1.9 Permutations and Combinations:
1.9.1 Permutations
Problem : A team has 10 players. Only six can fit into one photo
frame. Manager has to be in each of the photo session. A photographer was asked
to give an estimate for all the different combinations of photos. A photo with
frame costs Rs.22. Find out the estimate given by photographer to the Manager.
Problem : In a hexagon how many triangles can be formed?
Is it not interesting to solve the
above problems?
Introduction:
We have learnt that the sum of 1^{st} ‘n’
natural numbers is given by
_{}= 1+2+3+4 …..+n =_{}
What if we multiply these natural numbers instead
of adding them?
1*2=2
1*2*3 =6
1*2*3*4 = 24…
We use the notation n!(
called ‘n factorial’) to denote the product of ‘n; consecutive natural number from 1.
n!= 1*2*3*4….*n
What do we observe?
1! =1
2!= 1*2=2=2*1!
3!=1*2*3=6 =3*2!
4! =1*2*3*4 = 24= 4*3!
n! = n*(n1)*(n2)*(n3)*…………3*2*1=n*(n1)!
_{} n! = n*(n1)! Or n
= _{}
1.9.1 Example1 : Let A , B and C be students of your class . You are
asked to arrange them in rows as follows:
1. with rows of 2 students
2. with rows of 3 students
How many arrangements can you make in each of the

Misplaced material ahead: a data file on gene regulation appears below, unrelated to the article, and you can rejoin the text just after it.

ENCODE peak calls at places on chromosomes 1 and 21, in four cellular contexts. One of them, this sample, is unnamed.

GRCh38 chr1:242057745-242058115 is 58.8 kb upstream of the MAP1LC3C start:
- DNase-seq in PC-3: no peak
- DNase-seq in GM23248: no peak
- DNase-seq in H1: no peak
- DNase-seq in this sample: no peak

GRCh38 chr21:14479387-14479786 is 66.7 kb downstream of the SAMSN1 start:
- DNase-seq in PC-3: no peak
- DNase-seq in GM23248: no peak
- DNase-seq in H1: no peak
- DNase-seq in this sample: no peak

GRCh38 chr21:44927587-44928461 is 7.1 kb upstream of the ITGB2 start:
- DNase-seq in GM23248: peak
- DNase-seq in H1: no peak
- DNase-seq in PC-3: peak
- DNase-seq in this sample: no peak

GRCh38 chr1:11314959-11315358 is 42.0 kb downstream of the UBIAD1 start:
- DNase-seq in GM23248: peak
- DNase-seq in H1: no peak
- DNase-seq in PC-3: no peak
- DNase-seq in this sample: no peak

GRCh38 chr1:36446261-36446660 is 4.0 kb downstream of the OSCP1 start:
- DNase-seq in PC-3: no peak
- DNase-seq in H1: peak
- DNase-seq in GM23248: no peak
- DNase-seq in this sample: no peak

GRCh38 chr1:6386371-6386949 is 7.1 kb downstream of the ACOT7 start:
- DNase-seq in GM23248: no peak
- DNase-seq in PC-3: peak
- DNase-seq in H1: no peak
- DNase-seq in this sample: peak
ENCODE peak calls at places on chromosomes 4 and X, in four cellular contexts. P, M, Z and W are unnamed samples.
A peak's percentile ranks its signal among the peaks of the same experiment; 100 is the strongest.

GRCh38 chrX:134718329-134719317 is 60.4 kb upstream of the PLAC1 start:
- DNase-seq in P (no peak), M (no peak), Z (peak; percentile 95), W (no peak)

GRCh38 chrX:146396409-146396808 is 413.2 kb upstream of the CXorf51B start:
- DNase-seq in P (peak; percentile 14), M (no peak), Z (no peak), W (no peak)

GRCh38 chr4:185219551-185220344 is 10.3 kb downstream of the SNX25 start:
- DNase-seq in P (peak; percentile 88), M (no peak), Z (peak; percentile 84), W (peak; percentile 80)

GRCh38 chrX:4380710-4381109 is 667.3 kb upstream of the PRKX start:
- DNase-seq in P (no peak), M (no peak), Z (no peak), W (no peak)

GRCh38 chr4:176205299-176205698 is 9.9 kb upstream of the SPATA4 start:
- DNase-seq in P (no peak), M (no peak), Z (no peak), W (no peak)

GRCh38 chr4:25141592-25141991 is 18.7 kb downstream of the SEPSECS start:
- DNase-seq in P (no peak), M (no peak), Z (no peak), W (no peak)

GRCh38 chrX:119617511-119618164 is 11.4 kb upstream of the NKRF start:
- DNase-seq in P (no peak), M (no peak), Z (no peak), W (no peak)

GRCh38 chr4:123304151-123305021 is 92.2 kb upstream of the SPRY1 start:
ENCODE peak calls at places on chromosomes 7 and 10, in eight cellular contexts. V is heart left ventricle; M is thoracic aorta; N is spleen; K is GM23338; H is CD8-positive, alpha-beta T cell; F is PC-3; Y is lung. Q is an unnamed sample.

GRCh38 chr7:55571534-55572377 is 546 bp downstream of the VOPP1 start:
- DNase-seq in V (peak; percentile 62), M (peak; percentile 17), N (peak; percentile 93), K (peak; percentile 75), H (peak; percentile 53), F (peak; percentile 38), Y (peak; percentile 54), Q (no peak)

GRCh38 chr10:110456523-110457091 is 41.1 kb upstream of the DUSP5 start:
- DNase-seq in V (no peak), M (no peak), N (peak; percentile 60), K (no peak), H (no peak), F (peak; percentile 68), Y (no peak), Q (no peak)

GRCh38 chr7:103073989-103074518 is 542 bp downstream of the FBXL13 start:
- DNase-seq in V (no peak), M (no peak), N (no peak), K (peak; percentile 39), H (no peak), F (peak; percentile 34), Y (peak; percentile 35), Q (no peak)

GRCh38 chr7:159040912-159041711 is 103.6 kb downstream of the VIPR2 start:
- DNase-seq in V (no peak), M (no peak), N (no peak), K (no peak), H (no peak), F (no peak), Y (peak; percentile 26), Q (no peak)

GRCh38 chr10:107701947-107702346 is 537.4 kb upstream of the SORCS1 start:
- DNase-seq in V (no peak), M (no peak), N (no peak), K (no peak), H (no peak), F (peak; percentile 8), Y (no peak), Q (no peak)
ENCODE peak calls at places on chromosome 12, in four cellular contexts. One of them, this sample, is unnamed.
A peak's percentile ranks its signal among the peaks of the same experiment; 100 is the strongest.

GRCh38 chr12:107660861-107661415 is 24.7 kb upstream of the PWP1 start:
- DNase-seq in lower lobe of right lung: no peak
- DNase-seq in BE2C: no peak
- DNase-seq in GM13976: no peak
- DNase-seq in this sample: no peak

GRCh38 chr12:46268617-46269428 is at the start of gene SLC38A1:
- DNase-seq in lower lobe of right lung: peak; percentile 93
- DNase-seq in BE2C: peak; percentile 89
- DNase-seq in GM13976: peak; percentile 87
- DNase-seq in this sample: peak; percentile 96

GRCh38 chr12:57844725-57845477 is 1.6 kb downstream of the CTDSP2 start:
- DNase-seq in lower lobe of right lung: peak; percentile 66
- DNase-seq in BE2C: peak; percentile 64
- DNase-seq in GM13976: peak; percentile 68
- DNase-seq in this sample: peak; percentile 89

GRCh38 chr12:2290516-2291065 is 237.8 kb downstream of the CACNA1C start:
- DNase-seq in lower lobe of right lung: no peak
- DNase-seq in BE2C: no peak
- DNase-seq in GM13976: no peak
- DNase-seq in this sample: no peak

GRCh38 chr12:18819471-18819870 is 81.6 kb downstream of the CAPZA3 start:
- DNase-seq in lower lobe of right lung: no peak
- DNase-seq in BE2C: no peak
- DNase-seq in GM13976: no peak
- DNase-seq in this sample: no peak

case?
Working:
1.9.1.1: Arrange 2 rows with
two students in each row
1.Let us ask A to stand first. We are left with B
and C. We can ask B or C to stand behind A ( so we have 2 arrangements AB and
AC)
2.Let us ask B to stand first. We are left with A
and C. We can will ask A or C to stand
behind B (so we have 2 arrangements BA and BC)
3.Let us ask C to stand first. We are left with A
and B. We can ask A or B to stand behind
C (so we have 2 arrangements CA and CB)
I position 
A 
B 
C 

II
position 
B 
C 
A 
C 
A 
B 
In all we have 6(=3*2) ways of arrangements: (AB, AC), (BA, BC), (CA, CB)
1.9.1.2: Arrange 3 rows with
3 students in each row:
1.Let us ask A to stand first. We are left with B
and C. We can ask B or C to stand behind A( so we have 2 arrangements ABC and
ACB)
2.Next let us ask B to stand first. We are left
with A and C. We can ask A or C to stand behind B(so we have 2 arrangements BAC
and BCA)
3.Next let us ask C to stand first. We are left
with B and A. We can ask A or B to stand behind C (so we have 2 arrangements
CAB and CBA)
I position 
A 
B 
C 

II position 
B 
C 
A 
B 
C 
A 
III
position 
C 
B 
C 
C 
B 
C 
In all we have 6(=3*2) ways of arrangements: (ABC, ACB), (BAC, BCA), (CAB, CBA)
1.9.1 Example 2: Let us take the case of 4 students A, B, C and D
in the above example. How many different Queues can you form?
1. With Queues of 2 students
2. With Queues of 3 students
How many arrangements can you make in each of the
case?
Working:
1.9.1.2.1: Arrange Queues of 2 students
I position 
A 
B 
C 
D 

II position 
B 
C 
D 
A 
B 
C 
D 
A 
B 
C 
D 
A 
Totally we have 12(=4*3) ways of arrangements (AB, AC, AD),( BA, BC, BD),( CA, CB, CD),( DA, DB, DC
1.9.1.2.2: Arrange Queues of 3 students:
I position 
A 
B 
C 
D 

II position 
B 
C 
D 
A 
B 
C 
D 
A 
B 
C 
D 
A 

III
position 
C 
D 
B 
D 
C 
D 
B 
D 
C 
D 
B 
D 
C 
D 
B 
D 
C 
D 
B 
D 
C 
D 
B 
D 
We have:
6(=3*2) Queues with A in the front (ABC, ABD, ACB ACD, ADB, ADC )
6 Queues with B in the front (BAC, BAD, BCA, BCA, BDA, BDC)
6 Queues with C in the front (CAB, CAD, CBA, CBD, CDA, CDB)